P-042 Clinical Characteristics and Long-term Outcomes of Elderly-Onset Ulcerative Colitis

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Abstract

Background:

With the aging of the population, the incidence of elderly-onset ulcerative colitis (EOUC) is expected to increase. The aim of this study was to investigate clinical characteristics and outcomes of patients with EOUC.

Methods:

We retrospectively analyzed 3062 Korean UC patients who were diagnosed between 1977 and 2016 and managed at Asan Medical Center, Seoul, Korea. Characteristics and outcomes of EOUC patients, defined as age ≥60 years at diagnosis of UC, were compared with those of nonelderly-onset UC (NEOUC) patients.

Results:

Out of 3062 patients, 226 EOUC patients (7.4%, median age at diagnosis 66.0 [IQR, 60.0–90.5], male 58.4%) were identified. The frequency of EOUC increased from 3.9% between 1977 and 1999 to 9.7% between 2008 and 2014 (P < 0.001). There were more ex-smokers in the EOUC group (P < 0.001). In the EOUC group, extensive colitis at diagnosis of UC and extensive colitis as maximum extent was less common than in the NEOUC group (13.7% versus 22.6%, P = 0.002, and 34.5% versus 42.5%, P = 0.024, respectively). During follow-up (median 93.5 mo [IQR, 12.1–449.0]), the proportions of patients who were ever treated with corticosteroids and anti-TNF agents were similar, but, the use of thiopurine was less frequent in EOUC group (17.8% versus 24.6%, P = 0.023). Cumulative probabilities of colectomy at 5, 10 and 20 years after UC diagnosis were 7.4%, 7.9% and 9.0%, respectively in the EOUC group, and 2.8%, 4.8% and 7.3%, respectively in NEOUC group (P < 0.001).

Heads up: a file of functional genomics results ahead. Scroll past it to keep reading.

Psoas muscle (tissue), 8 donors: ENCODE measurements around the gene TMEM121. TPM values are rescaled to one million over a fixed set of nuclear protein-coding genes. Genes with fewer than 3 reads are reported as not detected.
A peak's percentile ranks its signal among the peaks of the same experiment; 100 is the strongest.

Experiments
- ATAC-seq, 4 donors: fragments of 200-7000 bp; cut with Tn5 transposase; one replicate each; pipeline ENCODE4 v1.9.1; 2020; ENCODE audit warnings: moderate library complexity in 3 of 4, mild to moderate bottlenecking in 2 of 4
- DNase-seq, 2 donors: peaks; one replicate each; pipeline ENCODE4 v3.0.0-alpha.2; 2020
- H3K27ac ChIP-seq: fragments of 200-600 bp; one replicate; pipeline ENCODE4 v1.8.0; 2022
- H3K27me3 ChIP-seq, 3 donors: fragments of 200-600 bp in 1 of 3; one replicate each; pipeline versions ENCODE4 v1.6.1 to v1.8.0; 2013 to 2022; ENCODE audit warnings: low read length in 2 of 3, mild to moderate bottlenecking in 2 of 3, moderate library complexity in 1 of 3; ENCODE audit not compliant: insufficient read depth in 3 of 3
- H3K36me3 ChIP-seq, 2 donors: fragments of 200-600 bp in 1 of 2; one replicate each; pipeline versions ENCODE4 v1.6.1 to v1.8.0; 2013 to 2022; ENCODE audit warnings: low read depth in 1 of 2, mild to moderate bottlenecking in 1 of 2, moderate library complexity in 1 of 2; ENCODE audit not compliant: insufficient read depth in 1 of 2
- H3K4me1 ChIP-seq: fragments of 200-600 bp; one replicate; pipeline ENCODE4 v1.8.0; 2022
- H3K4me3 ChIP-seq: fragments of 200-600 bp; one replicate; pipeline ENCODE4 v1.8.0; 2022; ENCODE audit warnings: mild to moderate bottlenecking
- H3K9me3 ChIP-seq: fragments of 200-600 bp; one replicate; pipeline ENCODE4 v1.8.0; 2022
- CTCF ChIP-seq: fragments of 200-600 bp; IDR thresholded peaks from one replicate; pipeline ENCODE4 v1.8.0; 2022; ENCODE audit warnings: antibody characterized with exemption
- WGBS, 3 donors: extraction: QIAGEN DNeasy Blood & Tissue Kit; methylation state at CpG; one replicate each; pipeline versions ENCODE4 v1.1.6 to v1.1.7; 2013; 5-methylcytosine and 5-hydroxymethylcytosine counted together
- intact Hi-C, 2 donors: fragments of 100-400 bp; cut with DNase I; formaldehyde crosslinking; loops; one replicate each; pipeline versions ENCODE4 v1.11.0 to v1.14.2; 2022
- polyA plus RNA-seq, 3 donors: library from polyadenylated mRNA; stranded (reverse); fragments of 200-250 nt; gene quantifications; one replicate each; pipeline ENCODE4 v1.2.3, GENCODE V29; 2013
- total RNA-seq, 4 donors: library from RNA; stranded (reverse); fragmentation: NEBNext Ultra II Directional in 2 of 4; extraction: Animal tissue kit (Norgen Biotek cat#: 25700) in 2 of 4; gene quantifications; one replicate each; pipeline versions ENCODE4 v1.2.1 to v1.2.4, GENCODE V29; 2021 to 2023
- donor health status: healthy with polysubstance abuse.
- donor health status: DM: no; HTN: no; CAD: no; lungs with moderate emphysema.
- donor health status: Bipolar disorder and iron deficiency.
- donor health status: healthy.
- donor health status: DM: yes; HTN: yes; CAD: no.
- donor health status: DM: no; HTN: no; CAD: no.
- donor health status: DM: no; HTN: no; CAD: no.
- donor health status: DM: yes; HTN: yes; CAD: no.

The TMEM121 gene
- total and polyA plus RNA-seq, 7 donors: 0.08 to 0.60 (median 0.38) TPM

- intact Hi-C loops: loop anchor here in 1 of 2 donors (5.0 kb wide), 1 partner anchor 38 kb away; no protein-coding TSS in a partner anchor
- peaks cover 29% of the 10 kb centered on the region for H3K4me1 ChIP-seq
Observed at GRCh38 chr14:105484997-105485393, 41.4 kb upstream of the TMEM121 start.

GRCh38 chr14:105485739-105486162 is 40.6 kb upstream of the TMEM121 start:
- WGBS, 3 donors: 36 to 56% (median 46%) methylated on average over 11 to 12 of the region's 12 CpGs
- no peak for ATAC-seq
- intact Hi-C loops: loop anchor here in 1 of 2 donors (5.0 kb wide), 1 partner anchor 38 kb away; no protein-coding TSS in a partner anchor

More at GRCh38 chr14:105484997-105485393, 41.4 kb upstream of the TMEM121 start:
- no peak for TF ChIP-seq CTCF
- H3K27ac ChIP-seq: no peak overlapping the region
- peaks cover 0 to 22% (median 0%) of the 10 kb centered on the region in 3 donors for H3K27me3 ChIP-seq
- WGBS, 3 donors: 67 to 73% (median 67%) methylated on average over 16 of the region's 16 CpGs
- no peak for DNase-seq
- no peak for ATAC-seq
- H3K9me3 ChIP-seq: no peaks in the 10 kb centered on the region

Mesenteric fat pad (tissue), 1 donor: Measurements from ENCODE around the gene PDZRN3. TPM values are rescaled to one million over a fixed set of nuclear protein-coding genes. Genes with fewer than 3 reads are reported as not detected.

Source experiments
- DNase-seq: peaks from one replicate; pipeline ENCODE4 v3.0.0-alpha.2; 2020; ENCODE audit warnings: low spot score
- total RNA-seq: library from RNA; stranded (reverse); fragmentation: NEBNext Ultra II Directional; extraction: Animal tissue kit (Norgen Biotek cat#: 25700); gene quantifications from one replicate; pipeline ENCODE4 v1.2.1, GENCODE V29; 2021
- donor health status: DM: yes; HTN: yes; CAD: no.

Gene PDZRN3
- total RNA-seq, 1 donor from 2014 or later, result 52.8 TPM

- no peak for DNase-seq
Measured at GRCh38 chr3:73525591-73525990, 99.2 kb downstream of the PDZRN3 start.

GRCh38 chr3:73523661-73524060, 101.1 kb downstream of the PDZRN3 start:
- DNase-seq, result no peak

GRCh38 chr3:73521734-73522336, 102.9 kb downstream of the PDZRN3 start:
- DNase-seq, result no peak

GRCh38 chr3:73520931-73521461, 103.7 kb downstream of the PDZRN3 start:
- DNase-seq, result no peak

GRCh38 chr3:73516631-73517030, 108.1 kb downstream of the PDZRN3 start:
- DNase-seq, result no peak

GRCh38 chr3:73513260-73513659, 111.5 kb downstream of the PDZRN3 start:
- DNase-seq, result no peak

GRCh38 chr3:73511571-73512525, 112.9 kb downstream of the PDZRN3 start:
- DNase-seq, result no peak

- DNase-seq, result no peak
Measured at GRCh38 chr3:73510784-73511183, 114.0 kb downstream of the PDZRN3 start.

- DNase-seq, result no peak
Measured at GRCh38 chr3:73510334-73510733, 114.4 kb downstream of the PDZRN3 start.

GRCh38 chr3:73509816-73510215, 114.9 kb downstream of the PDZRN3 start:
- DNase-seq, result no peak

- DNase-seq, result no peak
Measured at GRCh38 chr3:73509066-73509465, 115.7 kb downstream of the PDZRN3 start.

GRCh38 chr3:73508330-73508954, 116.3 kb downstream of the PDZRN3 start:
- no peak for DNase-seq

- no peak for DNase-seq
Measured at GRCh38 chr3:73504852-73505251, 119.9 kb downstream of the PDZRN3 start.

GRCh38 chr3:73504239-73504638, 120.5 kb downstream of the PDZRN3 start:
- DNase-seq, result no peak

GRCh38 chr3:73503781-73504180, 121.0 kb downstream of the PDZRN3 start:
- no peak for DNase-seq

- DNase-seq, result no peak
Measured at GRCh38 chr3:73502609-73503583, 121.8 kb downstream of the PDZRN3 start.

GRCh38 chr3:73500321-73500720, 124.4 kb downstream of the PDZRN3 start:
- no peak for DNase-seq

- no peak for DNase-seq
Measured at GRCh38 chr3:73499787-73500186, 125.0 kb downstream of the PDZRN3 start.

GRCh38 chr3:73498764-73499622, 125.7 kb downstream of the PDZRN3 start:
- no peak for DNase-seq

Conclusions:

The frequency of EOUC appears to be increasing in recent years. EOUC group is likely to show distinct features at diagnosis and during follow-up compared with NEOUC group. More attention and further studies are needed in this special group of patients.

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